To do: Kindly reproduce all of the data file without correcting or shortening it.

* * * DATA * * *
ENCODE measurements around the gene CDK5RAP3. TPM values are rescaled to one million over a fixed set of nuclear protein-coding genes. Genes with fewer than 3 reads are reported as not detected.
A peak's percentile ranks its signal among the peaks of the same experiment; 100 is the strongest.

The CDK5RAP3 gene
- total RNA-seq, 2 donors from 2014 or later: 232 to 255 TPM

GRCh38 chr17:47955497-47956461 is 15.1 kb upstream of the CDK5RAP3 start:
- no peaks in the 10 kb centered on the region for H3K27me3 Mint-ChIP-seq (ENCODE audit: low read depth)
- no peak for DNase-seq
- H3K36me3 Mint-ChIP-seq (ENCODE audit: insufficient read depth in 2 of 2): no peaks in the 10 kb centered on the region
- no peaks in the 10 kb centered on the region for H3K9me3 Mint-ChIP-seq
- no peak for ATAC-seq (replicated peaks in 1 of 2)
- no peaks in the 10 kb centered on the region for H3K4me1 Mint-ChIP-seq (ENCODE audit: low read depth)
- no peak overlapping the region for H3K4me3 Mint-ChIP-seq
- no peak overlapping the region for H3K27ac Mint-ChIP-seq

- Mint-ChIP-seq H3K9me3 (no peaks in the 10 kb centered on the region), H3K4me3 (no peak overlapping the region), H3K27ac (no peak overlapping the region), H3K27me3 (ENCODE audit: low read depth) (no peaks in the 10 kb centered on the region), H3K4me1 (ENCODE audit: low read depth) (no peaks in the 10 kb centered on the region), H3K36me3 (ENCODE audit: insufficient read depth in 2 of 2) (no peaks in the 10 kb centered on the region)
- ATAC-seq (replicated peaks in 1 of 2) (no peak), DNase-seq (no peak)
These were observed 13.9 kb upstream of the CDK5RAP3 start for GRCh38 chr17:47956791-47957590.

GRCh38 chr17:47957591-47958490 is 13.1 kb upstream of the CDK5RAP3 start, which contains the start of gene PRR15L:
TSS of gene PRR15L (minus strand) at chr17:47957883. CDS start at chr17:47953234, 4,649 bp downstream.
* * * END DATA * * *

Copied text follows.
ENCODE measurements around the gene CDK5RAP3. TPM values are rescaled to one million over a fixed set of nuclear protein-coding genes. Genes with fewer than 3 reads are reported as not detected.
A peak's percentile ranks its signal among the peaks of the same experiment; 100 is the strongest.

The CDK5RAP3 gene
- total RNA-seq, 2 donors from 2014 or later: 232 to 255 TPM

GRCh38 chr17:47955497-47956461 is 15.1 kb upstream of the CDK5RAP3 start:
- no peaks in the 10 kb centered on the region for H3K27me3 Mint-ChIP-seq (ENCODE audit: low read depth)
- no peak for DNase-seq
- H3K36me3 Mint-ChIP-seq (ENCODE audit: insufficient read depth in 2 of 2): no peaks in the 10 kb centered on the region
- no peaks in the 10 kb centered on the region for H3K9me3 Mint-ChIP-seq
- no peak for ATAC-seq (replicated peaks in 1 of 2)
- no peaks in the 10 kb centered on the region for H3K4me1 Mint-ChIP-seq (ENCODE audit: low read depth)
- no peak overlapping the region for H3K4me3 Mint-ChIP-seq
- no peak overlapping the region for H3K27ac Mint-ChIP-seq

- Mint-ChIP-seq H3K9me3 (no peaks in the 10 kb centered on the region), H3K4me3 (no peak overlapping the region), H3K27ac (no peak overlapping the region), H3K27me3 (ENCODE audit: low read depth) (no peaks in the 10 kb centered on the region), H3K4me1 (ENCODE audit: low read depth) (no peaks in the 10 kb centered on the region), H3K36me3 (ENCODE audit: insufficient read depth in 2 of 2) (no peaks in the 10 kb centered on the region)
- ATAC-seq (replicated peaks in 1 of 2) (no peak), DNase-seq (no peak)
These were observed 13.9 kb upstream of the CDK5RAP3 start for GRCh38 chr17:47956791-47957590.

GRCh38 chr17:47957591-47958490 is 13.1 kb upstream of the CDK5RAP3 start, which contains the start of gene PRR15L:
TSS of gene PRR15L (minus strand) at chr17:47957883. CDS start at chr17:47953234, 4,649 bp downstream.